Review by Allison Vanek
50 min | Solo, Storytelling | G
Inevitably, solo shows live or die on the abilities of their performers, and The Hatter is no exception. In that department, writer and performer Andrew Wade doesn’t disappoint, but one can’t help but wish that he’d written himself better material to work with.
Wade embodies the character of the Mad Hatter perfectly. He’s high-energy, even with a pretty low-energy audience, he never breaks character, and his impressions of the Caterpillar and the Cheshire Cat from Alice in Wonderland are fantastic. He’s also really wonderful at improvisation. My favourite part of the whole show was when he asked an audience member to name a made up song, and one lady gave him “Doodlebug” and he improv’d an entire song about doodlebugs. His enunciation was superb, giving him wonderful command of the tricky language, although the terrible acoustics in the church basement in which the show took place didn’t do him any favours.
However, even Wade’s considerable talents as a performer couldn’t save what is otherwise for the most part a confusing, jumbled, and chaotic production. The Hatter is basically an hour-long stream of consciousness monologue from the point of view of the Mad Hatter, and at times is almost like listening to the therapy sessions of an incoherent schizophrenic. It is not until about ten minutes from the end of the show that things start to become clear, the story starts to make sense, and any sort of logic or plot structure is introduced. When it does though, the themes are dark, powerful, and frighteningly mundane. Not to give the ending away, but it turns out the Mad Hatter is mad for a reason, and his story is a compelling one, even if it does end up being too little too late.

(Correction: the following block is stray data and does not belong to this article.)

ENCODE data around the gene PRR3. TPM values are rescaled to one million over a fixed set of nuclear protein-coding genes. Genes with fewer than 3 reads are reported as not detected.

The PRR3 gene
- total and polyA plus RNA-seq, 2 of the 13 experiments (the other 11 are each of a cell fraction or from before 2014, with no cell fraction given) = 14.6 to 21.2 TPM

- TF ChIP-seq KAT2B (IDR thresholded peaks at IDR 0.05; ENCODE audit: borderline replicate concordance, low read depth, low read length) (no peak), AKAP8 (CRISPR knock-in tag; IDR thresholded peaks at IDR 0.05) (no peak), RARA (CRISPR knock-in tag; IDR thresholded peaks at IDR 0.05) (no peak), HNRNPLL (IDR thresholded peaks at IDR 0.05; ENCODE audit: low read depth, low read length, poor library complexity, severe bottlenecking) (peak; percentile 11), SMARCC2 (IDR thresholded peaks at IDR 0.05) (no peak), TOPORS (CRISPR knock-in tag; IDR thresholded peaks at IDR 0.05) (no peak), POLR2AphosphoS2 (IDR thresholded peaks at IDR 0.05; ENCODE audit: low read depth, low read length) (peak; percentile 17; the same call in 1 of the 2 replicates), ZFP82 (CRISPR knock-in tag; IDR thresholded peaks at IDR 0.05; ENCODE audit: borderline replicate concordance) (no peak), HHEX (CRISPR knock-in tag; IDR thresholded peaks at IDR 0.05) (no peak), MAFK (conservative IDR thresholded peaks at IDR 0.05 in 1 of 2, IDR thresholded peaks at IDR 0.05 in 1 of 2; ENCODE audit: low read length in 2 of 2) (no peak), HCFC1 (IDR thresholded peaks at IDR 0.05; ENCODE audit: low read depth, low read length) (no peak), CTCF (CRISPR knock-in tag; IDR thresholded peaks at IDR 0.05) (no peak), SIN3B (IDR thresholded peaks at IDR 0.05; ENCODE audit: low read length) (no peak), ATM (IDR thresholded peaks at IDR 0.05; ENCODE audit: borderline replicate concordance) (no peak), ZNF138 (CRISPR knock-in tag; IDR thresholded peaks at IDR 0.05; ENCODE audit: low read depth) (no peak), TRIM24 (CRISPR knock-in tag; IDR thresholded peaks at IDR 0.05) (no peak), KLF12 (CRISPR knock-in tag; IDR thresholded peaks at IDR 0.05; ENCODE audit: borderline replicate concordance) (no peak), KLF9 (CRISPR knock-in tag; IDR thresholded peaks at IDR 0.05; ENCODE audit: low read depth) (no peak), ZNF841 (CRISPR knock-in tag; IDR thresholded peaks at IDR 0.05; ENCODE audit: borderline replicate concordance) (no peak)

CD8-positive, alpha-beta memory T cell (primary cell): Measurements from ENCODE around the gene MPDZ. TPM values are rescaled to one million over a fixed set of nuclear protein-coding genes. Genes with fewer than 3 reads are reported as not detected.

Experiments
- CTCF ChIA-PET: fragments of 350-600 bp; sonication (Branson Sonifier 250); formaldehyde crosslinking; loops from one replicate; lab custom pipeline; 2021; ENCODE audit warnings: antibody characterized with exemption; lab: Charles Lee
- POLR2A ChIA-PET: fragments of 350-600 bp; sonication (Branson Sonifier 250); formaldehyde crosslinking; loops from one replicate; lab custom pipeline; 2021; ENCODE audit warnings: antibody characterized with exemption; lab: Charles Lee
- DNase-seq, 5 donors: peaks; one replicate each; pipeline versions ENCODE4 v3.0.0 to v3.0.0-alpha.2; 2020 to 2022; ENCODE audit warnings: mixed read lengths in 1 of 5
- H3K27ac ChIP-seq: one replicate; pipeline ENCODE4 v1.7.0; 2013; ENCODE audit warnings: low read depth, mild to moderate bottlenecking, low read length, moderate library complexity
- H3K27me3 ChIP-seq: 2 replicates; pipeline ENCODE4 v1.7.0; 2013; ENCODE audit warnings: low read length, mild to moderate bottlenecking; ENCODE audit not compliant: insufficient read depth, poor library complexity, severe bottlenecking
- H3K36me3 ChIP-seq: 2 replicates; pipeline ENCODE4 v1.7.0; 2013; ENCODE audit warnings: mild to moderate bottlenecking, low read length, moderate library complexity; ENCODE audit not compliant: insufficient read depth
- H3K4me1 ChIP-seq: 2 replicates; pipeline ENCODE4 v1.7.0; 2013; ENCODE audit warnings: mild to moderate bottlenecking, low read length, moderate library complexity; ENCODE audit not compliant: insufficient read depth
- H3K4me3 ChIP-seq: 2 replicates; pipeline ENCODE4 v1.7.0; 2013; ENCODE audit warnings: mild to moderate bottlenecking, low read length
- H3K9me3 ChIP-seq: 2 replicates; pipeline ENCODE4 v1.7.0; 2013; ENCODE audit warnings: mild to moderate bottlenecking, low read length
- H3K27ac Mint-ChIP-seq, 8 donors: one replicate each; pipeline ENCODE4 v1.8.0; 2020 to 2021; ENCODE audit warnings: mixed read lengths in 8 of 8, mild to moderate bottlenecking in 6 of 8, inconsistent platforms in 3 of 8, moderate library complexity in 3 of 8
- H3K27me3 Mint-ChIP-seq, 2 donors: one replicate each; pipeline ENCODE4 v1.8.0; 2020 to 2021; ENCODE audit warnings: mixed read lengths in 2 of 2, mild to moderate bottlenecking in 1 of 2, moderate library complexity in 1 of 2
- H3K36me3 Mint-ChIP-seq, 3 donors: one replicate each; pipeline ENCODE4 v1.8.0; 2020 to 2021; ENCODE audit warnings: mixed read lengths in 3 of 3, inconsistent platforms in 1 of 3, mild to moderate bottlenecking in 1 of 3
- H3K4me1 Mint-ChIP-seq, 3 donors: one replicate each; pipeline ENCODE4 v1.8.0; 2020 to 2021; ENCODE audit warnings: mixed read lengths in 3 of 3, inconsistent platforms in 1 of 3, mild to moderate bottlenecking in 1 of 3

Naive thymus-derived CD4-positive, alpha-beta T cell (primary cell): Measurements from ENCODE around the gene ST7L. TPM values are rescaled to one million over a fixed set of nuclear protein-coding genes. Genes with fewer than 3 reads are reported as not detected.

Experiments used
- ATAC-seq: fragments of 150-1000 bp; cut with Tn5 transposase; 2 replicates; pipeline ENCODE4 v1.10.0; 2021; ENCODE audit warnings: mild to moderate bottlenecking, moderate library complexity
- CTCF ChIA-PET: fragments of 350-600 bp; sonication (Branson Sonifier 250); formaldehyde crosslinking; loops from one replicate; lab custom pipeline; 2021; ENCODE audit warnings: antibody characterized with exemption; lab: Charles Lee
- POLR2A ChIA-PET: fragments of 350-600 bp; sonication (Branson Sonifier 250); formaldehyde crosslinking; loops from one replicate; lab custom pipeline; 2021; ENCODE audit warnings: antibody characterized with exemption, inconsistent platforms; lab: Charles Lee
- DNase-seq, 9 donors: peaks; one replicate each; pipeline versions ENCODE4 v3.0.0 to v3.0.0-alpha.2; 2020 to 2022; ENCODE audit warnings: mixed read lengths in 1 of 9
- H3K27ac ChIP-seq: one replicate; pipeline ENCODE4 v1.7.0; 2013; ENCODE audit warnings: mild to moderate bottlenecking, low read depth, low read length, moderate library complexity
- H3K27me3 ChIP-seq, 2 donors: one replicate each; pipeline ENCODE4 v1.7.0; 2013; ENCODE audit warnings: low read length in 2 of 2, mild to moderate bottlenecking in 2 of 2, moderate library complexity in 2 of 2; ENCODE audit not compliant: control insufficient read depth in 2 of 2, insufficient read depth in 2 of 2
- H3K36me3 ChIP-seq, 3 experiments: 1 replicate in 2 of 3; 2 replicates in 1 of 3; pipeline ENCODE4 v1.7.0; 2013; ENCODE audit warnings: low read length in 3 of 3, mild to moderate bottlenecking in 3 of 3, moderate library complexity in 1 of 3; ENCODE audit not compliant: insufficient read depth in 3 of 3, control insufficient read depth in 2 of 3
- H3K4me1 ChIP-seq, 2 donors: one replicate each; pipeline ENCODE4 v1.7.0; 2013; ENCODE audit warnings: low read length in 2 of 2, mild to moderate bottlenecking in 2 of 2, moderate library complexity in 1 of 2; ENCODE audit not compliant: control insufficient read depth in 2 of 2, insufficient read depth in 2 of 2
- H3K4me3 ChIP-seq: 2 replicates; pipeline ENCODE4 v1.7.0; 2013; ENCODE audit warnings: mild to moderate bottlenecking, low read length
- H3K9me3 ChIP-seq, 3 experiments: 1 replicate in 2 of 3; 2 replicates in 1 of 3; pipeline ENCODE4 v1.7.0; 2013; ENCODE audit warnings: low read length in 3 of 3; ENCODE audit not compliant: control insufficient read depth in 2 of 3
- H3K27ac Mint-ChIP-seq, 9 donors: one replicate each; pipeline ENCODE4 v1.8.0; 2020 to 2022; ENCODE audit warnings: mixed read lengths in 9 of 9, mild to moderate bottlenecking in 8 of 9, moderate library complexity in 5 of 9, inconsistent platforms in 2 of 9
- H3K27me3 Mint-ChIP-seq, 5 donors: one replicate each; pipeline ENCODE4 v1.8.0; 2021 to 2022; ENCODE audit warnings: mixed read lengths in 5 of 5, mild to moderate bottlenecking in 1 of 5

A note on the rating. Though the show is rated G, and is about a character from a children’s story, the show is not really aimed at children. There is quite a bit of audience interaction, with singing and role-playing, but the show is hard to follow, generally dark and depressing, and some of its themes include alcoholism and domestic abuse. While not inappropriate for children, I don’t think it would really be all that enjoyable for them.
The Hatter is playing at BYOV-I St. Paul’s Eastern United Church at 473 Cumberland St. on Friday June 21st at 17:45, Saturday June 22nd at 16:00, Tuesday June 25th at 21:00, Wednesday June 26th at 17:45, Thursday June 27th at 17:45, Friday June 28th at 17:45, Saturday June 29th at 16:00, and Sunday June 30th at 21:45.